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Tethered particle analysis of supercoiled circular DNA using peptide nucleic acid handles

An Erratum to this article was published on 20 November 2014

This article has been updated


This protocol describes how to monitor individual naturally supercoiled circular DNA plasmids bound via peptide nucleic acid (PNA) handles between a bead and a surface. The protocol was developed for single-molecule investigation of the dynamics of supercoiled DNA, and it allows the investigation of both the dynamics of the molecule itself and of its interactions with a regulatory protein. Two bis-PNA clamps designed to bind with extremely high affinity to predetermined homopurine sequence sites in supercoiled DNA are prepared: one conjugated with digoxigenin for attachment to an anti-digoxigenin-coated glass cover slide, and one conjugated with biotin for attachment to a submicron-sized streptavidin-coated polystyrene bead. Plasmids are constructed, purified and incubated with the PNA handles. The dynamics of the construct is analyzed by tracking the tethered bead using video microscopy: less supercoiling results in more movement, and more supercoiling results in less movement. In contrast to other single-molecule methodologies, the current methodology allows for studying DNA in its naturally supercoiled state with constant linking number and constant writhe. The protocol has potential for use in studying the influence of supercoils on the dynamics of DNA and its associated proteins, e.g., topoisomerase. The procedure takes 4 weeks.

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Figure 1: Flowchart of the entire procedure providing an overview of the main steps involved in developing the assay and performing tethered particle motion experiments.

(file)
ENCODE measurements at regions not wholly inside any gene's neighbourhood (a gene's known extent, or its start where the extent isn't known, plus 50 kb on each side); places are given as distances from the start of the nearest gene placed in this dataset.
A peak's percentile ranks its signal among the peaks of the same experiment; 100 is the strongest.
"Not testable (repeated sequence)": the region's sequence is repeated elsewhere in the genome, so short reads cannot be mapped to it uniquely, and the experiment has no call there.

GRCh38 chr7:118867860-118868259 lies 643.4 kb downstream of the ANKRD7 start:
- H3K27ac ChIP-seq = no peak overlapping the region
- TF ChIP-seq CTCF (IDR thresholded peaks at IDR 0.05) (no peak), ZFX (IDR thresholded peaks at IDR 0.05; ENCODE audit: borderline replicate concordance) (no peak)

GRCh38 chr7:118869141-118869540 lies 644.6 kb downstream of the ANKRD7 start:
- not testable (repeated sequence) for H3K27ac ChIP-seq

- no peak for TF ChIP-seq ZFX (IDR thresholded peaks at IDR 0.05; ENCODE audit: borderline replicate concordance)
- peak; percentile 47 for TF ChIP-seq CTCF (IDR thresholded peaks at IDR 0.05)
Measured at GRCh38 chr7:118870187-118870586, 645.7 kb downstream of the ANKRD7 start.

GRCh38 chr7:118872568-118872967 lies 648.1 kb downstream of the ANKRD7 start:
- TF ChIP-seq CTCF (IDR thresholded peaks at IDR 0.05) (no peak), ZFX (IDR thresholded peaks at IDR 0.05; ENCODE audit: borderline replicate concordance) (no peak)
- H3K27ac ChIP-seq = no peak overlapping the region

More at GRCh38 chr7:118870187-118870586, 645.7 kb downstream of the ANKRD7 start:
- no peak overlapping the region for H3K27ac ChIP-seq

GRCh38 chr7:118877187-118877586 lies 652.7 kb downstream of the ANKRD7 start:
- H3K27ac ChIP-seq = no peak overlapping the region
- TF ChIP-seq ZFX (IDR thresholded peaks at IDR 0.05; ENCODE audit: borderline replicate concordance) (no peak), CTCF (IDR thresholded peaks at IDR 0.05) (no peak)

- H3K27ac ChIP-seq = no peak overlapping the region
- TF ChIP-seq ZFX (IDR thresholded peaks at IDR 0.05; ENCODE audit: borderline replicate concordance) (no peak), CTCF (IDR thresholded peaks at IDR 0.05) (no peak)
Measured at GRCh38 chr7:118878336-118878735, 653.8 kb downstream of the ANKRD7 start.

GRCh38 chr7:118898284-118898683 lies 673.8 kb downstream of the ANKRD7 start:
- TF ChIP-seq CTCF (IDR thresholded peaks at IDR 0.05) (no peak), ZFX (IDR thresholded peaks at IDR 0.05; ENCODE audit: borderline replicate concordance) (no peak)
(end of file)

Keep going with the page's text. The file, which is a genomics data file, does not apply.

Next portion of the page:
Figure 2: Sketch of the naturally supercoiled DNA to which two PNA handles (yellow) are specifically attached.
Figure 3: Constructed plasmids.
Figure 4: Electrophoretic analysis of materials.
Figure 5: Preparation of perfusion chamber.
Figure 6: Image analysis.
Figure 7: Example of PCA.
Figure 8: r.m.s.d. of various plasmid constructs usable for troubleshooting the overall length of the tether.
Figure 9: Typical data resulting from TPM experiments with a supercoiled DNA plasmid.

Change history

  • 12 September 2014

     In the version of this article initially published, the source from which Figures 2, 4, 8 and 9 was adapted was not cited and credited correctly. The error has been corrected in the HTML and PDF versions of the article.


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The CI protein was a generous gift from D. Lewis and S. Adhya, Laboratory of Molecular Biology, Center for Cancer Research, National Cancer Institute, US National Institutes of Health. We acknowledge financial support from a University of Copenhagen center of excellence and from the Swedish Research Council.

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Authors and Affiliations



P.E.N., S.B. and L.B.O. designed the study; K.N., M.A. and S.B. performed the experiments; P.E.N. and S.B. contributed new reagents; K.N., M.A., S.B. and L.B.O. analyzed data; all authors wrote the paper.

Corresponding author

Correspondence to Lene B Oddershede.

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The authors declare no competing financial interests.

Integrated supplementary information

Supplementary Figure 1 Purification and identity of PNA product.

(a) HPLC analysis of purified digoxigenin labelled bis-PNA. (b) MALDI-TOF spectrum of digoxigenin labelled bis-PNA (calculated mass is 7187 and the found mass is within the accuracy of the instrument).

Supplementary information

Supplementary Figure 1

Purification and identity of PNA product. (PDF 499 kb)

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Norregaard, K., Andersson, M., Nielsen, P. et al. Tethered particle analysis of supercoiled circular DNA using peptide nucleic acid handles. Nat Protoc 9, 2206–2223 (2014).

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